Musculoskeletal SIG

SIG leaders

List of Investigators

Local

  • Dr Amity Campbell, Curtin University
  • Professor Anne Smith, Curtin University
  • Professor Leon Straker, Curtin University
  • Dr Ashleigh Thornton, University of Western Australia
  • Professor Ben Wand, Notre Dame University
  • Dr William Gibson, Notre Dame University
  • Professor Bruce Walker, Murdoch University
  • Dr Jodi Cochrane Wilkie, Edith Cowan University

National

  • Dr Andrew Claus, The University of Queensland
  • Dr Andrew Teichtahl, Alfred Hospital
  • Ms Ashton Curry-Hyde, University of NSW
  • Dr Christopher Williams, University of Newcastle
  • Professor Flavia Cicuttini, Monash University
  • Assoc/Professor G David Champion, Sydney Children’s Hospital
  • Professor Martha Hickey, The Royal Women’s Hospital
  • Dr Steven Kamper, University of Sydney
  • Ms Theresa Donnelly, Sydney Children’s Hospital
  • Dr Yuanyuan Wang, Monash University

International

  • Professor Jan Sture Skouen, University of Bergen, Norway
  • Professor Jaro Karpinnen, University of Oulu, Finland
  • Dr Karina Allen, Maudsley NHS, UK
  • Dr Markus Paananen, University of Oulu, Finland
  • Ms Natasja Lammars, Groningen University, The Netherlands
  • Dr Pieter Coenen, VU Medical Centre, the Netherlands

Overview of current/recent SIG activity

Recent and current research on musculoskeletal topics using Raine Study data has been diverse:

  • There have been varied papers on spinal pain, including trajectories of low back pain across adolescence, the impacts of back pain and its relationship to posture.
  • Similarly, there have been a number of papers on pain and its relationship to work productivity and mental health conditions.
  • More broadly in pain, there have been papers looking a pain sensitivity and its health correlates and antecedents.

Overview of the current data resources available in the SIG area

The musculoskeletal SIG has access to diverse measures of pain, pain sensitivity, pain-related activity limitation, posture, strength and pain-related cognitions:

Generation 1

  • Hip and knee pain at 26 yrs
  • Hip and knee pain impact at 26 yrs
  • Neck and shoulder pain at 26 yrs
  • Neck and shoulder pain impact at 26 yrs
  • Low back pain at 26 yrs
  • Low back pain impact at 26 yrs
  • Pressure pain thresholds at 26 yrs
  • Cold pain thresholds at 26 yrs

Generation 2

  • Sagittal spinal posture at 16,17 yrs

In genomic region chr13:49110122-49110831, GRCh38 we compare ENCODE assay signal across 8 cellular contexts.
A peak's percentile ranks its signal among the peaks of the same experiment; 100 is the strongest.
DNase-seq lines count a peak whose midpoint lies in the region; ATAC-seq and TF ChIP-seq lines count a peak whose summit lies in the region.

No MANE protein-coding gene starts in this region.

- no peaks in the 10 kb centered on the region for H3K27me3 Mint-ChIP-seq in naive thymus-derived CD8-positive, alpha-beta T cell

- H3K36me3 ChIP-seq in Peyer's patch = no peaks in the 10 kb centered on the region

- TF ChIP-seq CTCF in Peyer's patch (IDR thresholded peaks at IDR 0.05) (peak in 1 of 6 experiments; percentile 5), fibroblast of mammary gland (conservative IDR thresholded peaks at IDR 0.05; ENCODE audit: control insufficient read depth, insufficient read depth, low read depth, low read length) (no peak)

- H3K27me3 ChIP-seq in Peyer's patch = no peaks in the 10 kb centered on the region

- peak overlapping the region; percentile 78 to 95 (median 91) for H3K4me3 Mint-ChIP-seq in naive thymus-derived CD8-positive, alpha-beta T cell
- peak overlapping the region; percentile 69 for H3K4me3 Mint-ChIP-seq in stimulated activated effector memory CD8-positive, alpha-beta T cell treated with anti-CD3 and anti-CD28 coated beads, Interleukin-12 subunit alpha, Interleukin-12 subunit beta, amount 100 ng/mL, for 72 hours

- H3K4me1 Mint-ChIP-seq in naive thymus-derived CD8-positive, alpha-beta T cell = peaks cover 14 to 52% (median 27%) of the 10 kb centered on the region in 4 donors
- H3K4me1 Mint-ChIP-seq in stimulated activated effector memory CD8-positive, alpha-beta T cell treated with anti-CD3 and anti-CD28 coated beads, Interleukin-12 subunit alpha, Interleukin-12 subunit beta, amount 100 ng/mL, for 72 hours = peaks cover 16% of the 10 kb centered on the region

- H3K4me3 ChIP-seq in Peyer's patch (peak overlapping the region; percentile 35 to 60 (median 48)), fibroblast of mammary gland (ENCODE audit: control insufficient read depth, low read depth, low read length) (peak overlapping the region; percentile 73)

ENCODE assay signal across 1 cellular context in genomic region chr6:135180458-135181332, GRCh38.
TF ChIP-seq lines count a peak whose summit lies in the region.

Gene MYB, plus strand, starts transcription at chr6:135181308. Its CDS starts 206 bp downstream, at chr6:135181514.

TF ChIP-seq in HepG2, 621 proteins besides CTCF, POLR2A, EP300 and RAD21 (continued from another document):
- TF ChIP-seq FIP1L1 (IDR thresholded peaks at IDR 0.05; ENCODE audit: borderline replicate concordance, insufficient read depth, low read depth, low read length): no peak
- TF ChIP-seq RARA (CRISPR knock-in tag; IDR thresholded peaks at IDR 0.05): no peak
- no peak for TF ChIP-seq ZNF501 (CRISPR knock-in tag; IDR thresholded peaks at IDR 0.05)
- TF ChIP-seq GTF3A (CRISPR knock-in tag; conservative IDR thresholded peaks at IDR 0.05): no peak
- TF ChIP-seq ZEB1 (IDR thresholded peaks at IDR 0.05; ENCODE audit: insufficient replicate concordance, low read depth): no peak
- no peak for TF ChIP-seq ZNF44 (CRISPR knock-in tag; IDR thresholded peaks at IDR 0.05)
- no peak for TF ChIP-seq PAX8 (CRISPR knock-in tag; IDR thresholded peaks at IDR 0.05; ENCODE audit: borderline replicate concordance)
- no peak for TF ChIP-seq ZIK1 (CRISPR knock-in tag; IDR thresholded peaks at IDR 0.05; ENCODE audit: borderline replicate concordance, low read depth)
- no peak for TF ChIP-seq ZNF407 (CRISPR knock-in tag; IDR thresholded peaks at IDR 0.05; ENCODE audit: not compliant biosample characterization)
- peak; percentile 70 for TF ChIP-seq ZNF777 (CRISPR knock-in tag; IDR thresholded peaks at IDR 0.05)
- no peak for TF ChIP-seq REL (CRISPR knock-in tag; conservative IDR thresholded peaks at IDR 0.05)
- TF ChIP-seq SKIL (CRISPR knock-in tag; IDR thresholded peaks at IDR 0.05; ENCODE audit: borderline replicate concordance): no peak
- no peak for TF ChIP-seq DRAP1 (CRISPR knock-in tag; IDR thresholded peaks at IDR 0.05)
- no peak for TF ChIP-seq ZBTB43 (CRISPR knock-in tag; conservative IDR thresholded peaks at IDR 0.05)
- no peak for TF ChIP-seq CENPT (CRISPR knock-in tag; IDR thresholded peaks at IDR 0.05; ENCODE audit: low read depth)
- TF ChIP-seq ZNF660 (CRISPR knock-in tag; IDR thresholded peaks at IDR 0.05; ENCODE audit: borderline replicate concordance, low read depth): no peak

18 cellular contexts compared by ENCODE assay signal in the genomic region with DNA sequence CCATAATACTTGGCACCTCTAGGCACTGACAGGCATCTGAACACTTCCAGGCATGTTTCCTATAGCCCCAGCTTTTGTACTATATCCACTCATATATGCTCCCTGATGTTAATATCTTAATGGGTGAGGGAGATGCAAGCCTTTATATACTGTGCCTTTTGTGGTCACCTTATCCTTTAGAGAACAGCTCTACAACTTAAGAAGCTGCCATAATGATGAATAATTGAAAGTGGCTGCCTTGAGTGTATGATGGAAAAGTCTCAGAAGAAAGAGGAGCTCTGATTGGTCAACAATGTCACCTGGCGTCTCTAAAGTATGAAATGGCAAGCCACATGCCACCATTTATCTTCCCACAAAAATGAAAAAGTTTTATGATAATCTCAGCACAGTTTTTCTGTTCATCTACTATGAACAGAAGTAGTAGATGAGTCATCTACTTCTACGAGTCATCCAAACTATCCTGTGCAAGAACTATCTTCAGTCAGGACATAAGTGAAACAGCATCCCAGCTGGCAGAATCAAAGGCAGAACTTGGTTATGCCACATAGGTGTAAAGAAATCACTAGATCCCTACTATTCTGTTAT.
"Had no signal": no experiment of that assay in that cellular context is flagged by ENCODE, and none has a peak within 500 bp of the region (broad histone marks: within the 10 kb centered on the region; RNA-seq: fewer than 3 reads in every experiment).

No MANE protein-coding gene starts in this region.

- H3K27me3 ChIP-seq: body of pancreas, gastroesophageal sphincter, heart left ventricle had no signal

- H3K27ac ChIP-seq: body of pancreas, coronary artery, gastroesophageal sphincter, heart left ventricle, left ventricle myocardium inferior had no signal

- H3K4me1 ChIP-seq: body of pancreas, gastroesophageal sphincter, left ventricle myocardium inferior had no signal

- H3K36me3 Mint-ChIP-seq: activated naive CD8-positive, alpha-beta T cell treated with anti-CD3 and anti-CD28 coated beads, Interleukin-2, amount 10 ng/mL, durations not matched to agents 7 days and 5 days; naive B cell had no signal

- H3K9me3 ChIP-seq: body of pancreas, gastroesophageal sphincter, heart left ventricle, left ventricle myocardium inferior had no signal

• Back pain muscle endurance at 14,17,22 yrs
  • Squat muscle endurance at 17, 22 yrs
  • Arm and leg pain at 14 yrs
  • Hip and knee pain at 27 yrs
  • Hip and knee pain impact at 27 yrs
  • Neck and shoulder pain impact at 14, 17, 20, 22, 27 yrs
  • Back pain at 14 yrs
  • Low back pain at 17, 20, 22, 27 yrs
  • Low back pain impact at 17, 20, 22, 27 yrs
  • Mid back pain at 17 yrs
  • Mid back pain impact at 17 yrs
  • Back pain beliefs at 17, 22 yrs
  • Orebro Musculoskeletal Pain Questionnaire at 22 yrs
  • Pressure pain thresholds at 22 yrs
  • Cold pain thresholds at 22 yrs
  • Motor control (parent or clinician assessed) at 1, 2, 3 yrs
  • MAND tasks at 10, 14 yrs

Outline of SIG plans for next 5 years

  • Extension of data collection about hip and knee.

Brief list of potential student/early career researcher projects

Please contact the Musculoskeletal  SIG Leaders if you are interested in a research project incorporating Musculoskeletal data and they will coordinate whom to contact within the group.

  • Potential PhD Project: Pain and sleep in the Raine Study – Pain and sleep are related in a bidirectional manner. To date, pain studies of the Raine Study cohort have used questionnaires to measurement sleep. However, at the Gen2_22 yr and Gen1_26 yr follow-ups, the Raine Study cohort underwent extensive laboratory-based sleep analysis. As a consequence, opportunities exist for a highly-detailed examination of the relationships between sleep and pain.

Top 5-10 key findings (with reference)

  • Low back pain has substantial impact for some individuals at age 17, including missing school and reduced activity participation.  O’Sullivan PB, Beales DJ, Smith AJ, Straker LM. Low back pain in 17 year olds has substantial impact and represents an important public health disorder: a cross-sectional study. BMC Public Health. 2012;12(1):100.